OBJECTIVE-The aim of this study was to find an effective treatment for the genetic form of diabetes that is present in some Huntington's disease patients and in Huntington's disease mouse models. Huntington's disease is a neurodegenerative disorder caused by a polyglutamine expansion within the huntingtin protein. Huntington's disease patients exhibit neuronal dysfunction/degeneration, chorea, and progressive weight loss. Additionally, they suffer from abnormalities in energy metabolism affecting both the brain and periphery. Similarly to Huntington's disease patients, mice expressing the mutated human huntingtin protein also exhibit neurodegenerative changes, motor dysfunction, perturbed energy metabolism, and elevated blood glucose levels. RESEARCH DESIGN AND METHODS-Huntington's disease mice were treated with an FDA-approved antidiabetic glucagon-like peptide 1 receptor agonist, exendin-4 (Ex-4), to test whether euglycemia could be achieved, whether pancreatic dysfunction could be alleviated, and whether the mice showed any neurological benefit. Blood glucose and insulin levels and various appetite hormone concentrations were measured during the study. Additionally, motor performance and life span were quantified and mutant huntingtin (mhtt) aggregates were measured in both the pancreas and brain. RESULTS-Ex-4 treatment ameliorated abnormalities in peripheral glucose regulation and suppressed cellular pathology in both brain and pancreas in a mouse model of Huntington's disease. The treatment also improved motor function and extended the survival time of the Huntington's disease mice. These clinical improvements were correlated with reduced accumulation of mhtt protein aggregates in both islet and brain cells. CONCLUSIONS-Targeting both peripheral and neuronal deficits, Ex-4 is an attractive agent for therapeutic intervention in Huntington's disease patients suffering from diabetes.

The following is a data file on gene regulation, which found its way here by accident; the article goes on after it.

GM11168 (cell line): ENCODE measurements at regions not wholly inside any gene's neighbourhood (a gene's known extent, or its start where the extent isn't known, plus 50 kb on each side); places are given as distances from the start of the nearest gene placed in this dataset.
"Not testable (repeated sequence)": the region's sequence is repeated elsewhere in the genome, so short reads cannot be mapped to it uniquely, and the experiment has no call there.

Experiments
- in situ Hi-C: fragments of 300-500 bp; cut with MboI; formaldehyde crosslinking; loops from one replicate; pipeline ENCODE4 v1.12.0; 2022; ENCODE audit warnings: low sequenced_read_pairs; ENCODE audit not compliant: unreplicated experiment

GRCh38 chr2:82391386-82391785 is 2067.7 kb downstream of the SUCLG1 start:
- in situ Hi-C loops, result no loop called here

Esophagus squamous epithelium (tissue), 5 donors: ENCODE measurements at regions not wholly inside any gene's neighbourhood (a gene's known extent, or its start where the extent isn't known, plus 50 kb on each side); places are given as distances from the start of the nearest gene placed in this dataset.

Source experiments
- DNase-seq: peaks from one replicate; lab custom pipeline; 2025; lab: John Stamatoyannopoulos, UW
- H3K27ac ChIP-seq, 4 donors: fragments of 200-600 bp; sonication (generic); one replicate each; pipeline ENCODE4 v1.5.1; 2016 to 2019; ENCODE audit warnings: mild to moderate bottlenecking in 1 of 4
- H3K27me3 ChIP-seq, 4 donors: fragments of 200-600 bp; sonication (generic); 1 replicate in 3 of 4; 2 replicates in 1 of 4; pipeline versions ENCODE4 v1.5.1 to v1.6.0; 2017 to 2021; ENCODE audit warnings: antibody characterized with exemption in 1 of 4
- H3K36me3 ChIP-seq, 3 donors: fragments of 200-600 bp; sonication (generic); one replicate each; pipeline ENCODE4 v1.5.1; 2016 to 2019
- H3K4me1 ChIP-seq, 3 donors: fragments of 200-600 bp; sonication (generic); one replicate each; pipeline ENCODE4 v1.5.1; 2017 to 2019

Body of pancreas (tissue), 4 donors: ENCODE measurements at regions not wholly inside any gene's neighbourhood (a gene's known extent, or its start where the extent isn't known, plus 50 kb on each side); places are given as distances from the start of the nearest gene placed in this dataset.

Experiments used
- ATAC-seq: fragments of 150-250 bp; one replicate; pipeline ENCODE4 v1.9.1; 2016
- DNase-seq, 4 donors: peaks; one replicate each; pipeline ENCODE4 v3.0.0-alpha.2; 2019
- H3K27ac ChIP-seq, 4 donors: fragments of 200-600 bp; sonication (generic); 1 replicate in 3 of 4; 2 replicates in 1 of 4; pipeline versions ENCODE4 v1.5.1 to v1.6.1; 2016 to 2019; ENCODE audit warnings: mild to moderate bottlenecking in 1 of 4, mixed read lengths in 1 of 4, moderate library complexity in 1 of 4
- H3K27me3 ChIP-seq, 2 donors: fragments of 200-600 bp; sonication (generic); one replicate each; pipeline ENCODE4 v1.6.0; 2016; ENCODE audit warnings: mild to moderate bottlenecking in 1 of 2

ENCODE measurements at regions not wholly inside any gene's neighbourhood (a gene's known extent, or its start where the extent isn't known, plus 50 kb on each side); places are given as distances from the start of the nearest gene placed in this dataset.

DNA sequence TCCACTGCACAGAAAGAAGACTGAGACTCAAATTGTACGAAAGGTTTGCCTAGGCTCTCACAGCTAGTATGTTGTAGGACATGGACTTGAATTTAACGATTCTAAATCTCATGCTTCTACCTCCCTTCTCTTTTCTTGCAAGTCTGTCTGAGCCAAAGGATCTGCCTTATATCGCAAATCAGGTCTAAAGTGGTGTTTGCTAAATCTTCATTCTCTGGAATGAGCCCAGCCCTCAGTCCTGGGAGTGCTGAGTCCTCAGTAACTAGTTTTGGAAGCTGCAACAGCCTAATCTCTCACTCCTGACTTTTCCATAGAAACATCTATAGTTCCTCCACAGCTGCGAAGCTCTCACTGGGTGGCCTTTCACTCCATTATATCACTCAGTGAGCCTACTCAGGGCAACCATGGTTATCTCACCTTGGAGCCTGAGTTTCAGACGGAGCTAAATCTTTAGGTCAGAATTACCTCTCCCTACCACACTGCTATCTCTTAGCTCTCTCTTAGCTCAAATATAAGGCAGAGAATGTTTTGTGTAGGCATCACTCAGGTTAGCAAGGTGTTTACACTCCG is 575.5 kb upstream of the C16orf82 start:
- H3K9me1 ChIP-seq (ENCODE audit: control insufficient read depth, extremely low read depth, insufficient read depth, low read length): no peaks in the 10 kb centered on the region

ASJC Scopus subject areas
- Internal Medicine
- Endocrinology, Diabetes and Metabolism